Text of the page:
Hi list,

Is there a more elagant way of doing this?

# logflags is an array of logicals
test=True
for x in logflags:
test = test and x
print test

--
Thanks,
So many ways.... *drool*
How about:

False not in logflags
(Anybody gonna run all these through timeit? ;P )

Jul 14 '06 #12

P: n/a
>
False not in logflags
Or, if your values aren't already bools

False not in (bool(n) for n in logflags)

Peace,
~Simon

Jul 14 '06 #13

P: n/a

Simon Forman wrote:

False not in logflags

Or, if your values aren't already bools

False not in (bool(n) for n in logflags)

Peace,
~Simon
Very intriguing use of "not in"...

Thanks,

Jul 14 '06 #14

P: n/a
John Henry wrote:
Simon Forman wrote:
>
False not in logflags
>
Or, if your values aren't already bools

False not in (bool(n) for n in logflags)

Very intriguing use of "not in"...
Is there a reason why you didn't write
True in (bool(n) for n in logflags)

Aug 5 '06 #15

P: n/a

Janto Dreijer wrote:
John Henry wrote:
Simon Forman wrote:

False not in logflags

>
Or, if your values aren't already bools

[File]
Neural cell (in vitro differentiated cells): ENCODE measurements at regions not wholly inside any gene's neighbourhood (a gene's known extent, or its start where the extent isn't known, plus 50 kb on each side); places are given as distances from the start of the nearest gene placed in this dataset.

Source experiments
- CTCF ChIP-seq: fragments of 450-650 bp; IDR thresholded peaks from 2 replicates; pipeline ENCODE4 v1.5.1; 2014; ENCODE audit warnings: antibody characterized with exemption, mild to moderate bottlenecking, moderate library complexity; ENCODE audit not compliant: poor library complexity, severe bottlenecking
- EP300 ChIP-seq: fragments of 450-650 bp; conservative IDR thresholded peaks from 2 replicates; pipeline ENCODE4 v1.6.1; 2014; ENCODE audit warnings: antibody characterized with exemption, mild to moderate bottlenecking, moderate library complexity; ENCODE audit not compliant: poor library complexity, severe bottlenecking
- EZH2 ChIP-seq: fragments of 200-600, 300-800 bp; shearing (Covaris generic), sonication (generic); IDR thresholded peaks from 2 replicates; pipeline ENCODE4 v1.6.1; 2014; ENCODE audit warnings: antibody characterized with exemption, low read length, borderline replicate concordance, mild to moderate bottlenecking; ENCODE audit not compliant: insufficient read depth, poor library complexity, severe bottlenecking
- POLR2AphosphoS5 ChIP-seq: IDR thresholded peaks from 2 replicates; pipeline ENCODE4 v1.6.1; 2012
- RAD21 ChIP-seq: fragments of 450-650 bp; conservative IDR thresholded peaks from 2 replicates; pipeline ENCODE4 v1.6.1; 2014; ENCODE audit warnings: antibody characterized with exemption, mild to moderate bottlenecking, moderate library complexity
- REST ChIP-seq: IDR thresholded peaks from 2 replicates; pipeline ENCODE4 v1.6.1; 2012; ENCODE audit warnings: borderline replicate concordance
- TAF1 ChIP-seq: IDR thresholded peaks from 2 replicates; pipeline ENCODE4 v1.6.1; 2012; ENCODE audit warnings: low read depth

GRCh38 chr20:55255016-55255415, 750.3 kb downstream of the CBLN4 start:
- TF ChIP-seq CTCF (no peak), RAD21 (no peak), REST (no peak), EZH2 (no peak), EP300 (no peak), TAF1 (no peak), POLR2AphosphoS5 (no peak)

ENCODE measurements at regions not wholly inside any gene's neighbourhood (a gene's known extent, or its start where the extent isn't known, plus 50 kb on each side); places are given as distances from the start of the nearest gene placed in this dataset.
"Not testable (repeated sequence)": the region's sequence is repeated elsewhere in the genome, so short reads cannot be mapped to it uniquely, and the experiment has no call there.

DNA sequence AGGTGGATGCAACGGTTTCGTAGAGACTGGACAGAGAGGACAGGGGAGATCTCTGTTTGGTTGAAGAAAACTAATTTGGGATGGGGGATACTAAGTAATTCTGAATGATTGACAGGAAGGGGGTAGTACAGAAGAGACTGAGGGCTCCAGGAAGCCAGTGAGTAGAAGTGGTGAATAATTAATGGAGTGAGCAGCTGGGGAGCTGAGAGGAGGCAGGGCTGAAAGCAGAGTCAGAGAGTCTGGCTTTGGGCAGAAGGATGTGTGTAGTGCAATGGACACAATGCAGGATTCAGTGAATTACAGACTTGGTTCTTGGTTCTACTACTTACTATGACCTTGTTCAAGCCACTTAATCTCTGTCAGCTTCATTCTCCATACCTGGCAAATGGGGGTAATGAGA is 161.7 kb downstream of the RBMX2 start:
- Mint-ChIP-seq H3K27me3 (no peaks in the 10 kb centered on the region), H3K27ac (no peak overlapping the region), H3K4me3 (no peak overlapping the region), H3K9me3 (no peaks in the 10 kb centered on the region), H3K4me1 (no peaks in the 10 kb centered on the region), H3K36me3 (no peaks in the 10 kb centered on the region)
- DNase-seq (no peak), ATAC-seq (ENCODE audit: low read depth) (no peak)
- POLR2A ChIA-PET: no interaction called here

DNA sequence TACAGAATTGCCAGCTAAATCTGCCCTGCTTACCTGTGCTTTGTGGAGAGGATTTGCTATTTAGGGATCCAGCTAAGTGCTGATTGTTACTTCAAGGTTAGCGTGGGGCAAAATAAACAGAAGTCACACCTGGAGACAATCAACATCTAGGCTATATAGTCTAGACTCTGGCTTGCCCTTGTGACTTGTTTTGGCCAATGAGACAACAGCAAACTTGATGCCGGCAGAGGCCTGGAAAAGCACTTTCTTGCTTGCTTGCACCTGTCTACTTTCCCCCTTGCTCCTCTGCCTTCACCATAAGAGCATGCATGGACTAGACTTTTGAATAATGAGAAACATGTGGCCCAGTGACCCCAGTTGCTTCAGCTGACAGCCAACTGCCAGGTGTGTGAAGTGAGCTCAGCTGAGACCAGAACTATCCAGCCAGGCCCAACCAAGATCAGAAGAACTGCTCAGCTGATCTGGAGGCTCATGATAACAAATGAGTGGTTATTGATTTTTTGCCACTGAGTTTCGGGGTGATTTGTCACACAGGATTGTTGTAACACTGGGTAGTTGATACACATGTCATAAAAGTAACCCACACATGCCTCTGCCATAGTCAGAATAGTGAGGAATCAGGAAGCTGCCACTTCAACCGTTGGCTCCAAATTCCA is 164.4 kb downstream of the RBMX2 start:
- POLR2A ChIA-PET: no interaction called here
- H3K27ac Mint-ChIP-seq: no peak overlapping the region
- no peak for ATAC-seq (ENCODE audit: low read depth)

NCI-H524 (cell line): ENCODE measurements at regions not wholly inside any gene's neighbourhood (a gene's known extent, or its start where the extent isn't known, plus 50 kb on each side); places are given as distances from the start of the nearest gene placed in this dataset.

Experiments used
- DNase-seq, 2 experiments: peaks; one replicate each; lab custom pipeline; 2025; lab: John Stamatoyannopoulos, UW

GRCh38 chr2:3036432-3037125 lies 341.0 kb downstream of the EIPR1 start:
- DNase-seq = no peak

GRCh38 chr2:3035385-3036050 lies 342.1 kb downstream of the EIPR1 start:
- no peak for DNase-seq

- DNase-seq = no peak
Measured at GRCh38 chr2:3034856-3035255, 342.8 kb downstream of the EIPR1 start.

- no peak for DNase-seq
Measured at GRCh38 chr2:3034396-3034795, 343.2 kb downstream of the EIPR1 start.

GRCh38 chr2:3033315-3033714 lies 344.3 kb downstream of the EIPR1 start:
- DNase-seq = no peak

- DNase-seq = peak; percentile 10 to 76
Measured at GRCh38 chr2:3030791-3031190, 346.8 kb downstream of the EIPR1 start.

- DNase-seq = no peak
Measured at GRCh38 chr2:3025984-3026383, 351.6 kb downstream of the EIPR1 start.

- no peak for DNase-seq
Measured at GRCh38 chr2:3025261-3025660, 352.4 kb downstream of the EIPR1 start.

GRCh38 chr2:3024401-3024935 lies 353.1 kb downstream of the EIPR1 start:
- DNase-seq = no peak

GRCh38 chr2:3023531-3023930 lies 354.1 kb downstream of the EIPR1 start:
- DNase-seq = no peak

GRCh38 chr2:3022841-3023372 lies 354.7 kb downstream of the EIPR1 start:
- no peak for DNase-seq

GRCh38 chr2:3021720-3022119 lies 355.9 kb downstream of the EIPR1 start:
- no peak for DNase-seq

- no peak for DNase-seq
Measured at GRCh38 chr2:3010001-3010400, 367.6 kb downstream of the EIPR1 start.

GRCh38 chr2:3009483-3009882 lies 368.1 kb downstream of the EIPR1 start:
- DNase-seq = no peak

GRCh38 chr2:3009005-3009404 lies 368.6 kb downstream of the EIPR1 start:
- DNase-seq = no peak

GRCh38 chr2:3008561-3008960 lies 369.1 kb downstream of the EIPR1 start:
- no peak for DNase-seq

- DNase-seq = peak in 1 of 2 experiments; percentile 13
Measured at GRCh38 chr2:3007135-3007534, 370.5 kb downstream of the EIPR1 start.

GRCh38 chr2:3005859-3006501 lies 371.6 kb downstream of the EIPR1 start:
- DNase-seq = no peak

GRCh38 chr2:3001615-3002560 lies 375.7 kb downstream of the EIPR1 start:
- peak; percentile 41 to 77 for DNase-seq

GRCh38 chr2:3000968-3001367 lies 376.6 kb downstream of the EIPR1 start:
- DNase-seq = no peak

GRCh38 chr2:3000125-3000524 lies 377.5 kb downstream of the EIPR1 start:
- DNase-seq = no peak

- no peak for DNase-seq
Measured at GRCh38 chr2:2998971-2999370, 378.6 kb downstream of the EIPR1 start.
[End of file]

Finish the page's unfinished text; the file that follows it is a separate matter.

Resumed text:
>
False not in (bool(n) for n in logflags)
Very intriguing use of "not in"...

Is there a reason why you didn't write
True in (bool(n) for n in logflags)
<slaps foreheaddoh! Never mind.

Aug 5 '06 #16

P: n/a
Janto Dreijer wrote:
Janto Dreijer wrote:
John Henry wrote:
Simon Forman wrote:
>
False not in logflags
>

Or, if your values aren't already bools

False not in (bool(n) for n in logflags)
>
Very intriguing use of "not in"...
Is there a reason why you didn't write
True in (bool(n) for n in logflags)

<slaps foreheaddoh! Never mind.
*grin*

Aug 5 '06 #17

P: n/a

"Janto Dreijer" <ja****@gmail.comwrote:
|
| Janto Dreijer wrote:
| John Henry wrote:
| Simon Forman wrote:
|
| False not in logflags
|
| >
| Or, if your values aren't already bools
| >
| False not in (bool(n) for n in logflags)
|
| Very intriguing use of "not in"...
| >
| Is there a reason why you didn't write
| True in (bool(n) for n in logflags)
|
| <slaps foreheaddoh! Never mind.
|

*lol* - don't feel bad about this - real programmers make this mistake with a
varying frequency -
>From once every six days or so if you are no good, to once in a lifetime if
you are brilliant, and never only if you are a genius...

First time it bit me I was an apprentice writing in Cobol.

- Hendrik
Aug 7 '06 #18